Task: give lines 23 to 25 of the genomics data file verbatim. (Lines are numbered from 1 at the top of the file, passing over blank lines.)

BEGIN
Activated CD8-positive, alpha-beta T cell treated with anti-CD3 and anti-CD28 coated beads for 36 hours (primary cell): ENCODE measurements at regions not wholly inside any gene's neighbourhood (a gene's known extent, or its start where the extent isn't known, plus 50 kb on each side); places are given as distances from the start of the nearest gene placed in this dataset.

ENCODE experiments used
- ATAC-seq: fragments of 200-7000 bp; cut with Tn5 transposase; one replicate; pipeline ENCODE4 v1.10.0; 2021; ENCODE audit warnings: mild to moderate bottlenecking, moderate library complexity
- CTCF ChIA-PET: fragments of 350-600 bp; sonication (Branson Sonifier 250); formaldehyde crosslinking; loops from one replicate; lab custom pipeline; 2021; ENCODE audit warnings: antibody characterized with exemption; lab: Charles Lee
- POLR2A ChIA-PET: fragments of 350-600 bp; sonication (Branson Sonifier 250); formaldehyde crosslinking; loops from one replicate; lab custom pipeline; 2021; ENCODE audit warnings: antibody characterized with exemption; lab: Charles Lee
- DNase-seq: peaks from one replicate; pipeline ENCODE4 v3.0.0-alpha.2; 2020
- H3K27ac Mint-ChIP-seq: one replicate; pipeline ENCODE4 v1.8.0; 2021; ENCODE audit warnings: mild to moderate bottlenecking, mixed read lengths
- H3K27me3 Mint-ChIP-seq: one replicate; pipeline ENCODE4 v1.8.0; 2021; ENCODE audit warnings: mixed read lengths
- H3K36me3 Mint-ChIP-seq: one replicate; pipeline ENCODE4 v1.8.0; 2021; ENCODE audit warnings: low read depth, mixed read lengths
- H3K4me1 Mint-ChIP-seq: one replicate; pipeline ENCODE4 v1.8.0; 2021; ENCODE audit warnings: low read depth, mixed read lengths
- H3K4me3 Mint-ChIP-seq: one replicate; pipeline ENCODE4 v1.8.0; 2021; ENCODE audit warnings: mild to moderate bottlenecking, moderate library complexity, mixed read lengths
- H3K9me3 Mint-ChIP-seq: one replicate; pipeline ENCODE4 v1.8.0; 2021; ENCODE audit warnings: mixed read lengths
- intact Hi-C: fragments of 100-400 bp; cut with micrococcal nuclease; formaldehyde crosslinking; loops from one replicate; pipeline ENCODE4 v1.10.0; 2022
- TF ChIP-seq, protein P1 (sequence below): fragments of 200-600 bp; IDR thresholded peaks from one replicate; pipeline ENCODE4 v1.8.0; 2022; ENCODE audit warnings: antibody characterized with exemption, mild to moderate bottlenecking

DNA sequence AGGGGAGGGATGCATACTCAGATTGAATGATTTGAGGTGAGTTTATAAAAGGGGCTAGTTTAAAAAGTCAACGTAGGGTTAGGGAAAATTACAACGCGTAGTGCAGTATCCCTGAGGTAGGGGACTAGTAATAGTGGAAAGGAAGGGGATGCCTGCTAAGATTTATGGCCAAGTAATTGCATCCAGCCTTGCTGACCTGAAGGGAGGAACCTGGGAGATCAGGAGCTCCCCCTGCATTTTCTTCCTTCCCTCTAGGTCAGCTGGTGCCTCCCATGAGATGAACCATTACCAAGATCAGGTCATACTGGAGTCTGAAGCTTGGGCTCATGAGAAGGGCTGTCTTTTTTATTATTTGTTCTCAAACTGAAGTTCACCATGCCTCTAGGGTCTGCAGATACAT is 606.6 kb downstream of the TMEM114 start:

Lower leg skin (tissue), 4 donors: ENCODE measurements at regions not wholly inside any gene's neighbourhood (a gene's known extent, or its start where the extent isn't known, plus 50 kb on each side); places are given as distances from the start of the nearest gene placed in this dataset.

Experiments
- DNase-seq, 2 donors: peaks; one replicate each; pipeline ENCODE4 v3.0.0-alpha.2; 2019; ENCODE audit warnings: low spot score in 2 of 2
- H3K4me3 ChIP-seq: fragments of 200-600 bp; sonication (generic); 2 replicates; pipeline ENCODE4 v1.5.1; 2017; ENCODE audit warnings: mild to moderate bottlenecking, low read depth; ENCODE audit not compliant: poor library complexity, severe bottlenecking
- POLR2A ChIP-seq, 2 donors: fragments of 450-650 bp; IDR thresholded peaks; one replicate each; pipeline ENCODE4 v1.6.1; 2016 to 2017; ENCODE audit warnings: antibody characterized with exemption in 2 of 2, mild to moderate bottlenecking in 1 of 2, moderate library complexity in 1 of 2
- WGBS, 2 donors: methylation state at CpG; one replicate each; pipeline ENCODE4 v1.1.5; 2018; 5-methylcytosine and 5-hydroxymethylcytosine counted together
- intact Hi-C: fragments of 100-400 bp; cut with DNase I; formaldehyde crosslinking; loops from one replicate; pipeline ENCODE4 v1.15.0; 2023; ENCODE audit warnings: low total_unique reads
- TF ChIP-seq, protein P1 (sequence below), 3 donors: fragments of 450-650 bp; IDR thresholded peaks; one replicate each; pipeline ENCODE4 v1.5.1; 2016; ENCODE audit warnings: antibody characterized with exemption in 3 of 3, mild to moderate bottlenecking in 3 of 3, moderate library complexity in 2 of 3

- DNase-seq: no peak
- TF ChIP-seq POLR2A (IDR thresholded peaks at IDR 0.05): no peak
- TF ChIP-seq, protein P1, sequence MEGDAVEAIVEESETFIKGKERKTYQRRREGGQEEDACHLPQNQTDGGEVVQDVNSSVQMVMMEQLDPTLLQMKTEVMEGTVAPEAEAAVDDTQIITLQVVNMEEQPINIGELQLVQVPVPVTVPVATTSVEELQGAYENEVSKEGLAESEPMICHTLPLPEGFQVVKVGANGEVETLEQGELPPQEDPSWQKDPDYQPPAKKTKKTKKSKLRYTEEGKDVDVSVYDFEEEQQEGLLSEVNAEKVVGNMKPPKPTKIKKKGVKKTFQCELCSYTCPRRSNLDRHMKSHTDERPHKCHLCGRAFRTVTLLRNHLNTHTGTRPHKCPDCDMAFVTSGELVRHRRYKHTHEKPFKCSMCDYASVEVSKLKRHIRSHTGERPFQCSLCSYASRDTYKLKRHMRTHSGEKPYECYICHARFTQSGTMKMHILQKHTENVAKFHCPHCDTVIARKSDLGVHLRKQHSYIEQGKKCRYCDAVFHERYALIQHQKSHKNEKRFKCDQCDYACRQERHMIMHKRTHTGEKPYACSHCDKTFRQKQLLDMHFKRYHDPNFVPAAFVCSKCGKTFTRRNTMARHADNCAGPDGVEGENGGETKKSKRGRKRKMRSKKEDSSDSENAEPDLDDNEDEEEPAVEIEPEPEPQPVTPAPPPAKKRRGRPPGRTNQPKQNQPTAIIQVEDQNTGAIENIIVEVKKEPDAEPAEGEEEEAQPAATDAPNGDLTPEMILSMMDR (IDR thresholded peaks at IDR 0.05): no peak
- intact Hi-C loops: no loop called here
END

- TF ChIP-seq, protein P1 (sequence below), 3 donors: fragments of 450-650 bp; IDR thresholded peaks; one replicate each; pipeline ENCODE4 v1.5.1; 2016; ENCODE audit warnings: antibody characterized with exemption in 3 of 3, mild to moderate bottlenecking in 3 of 3, moderate library complexity in 2 of 3

- DNase-seq: no peak
- TF ChIP-seq POLR2A (IDR thresholded peaks at IDR 0.05): no peak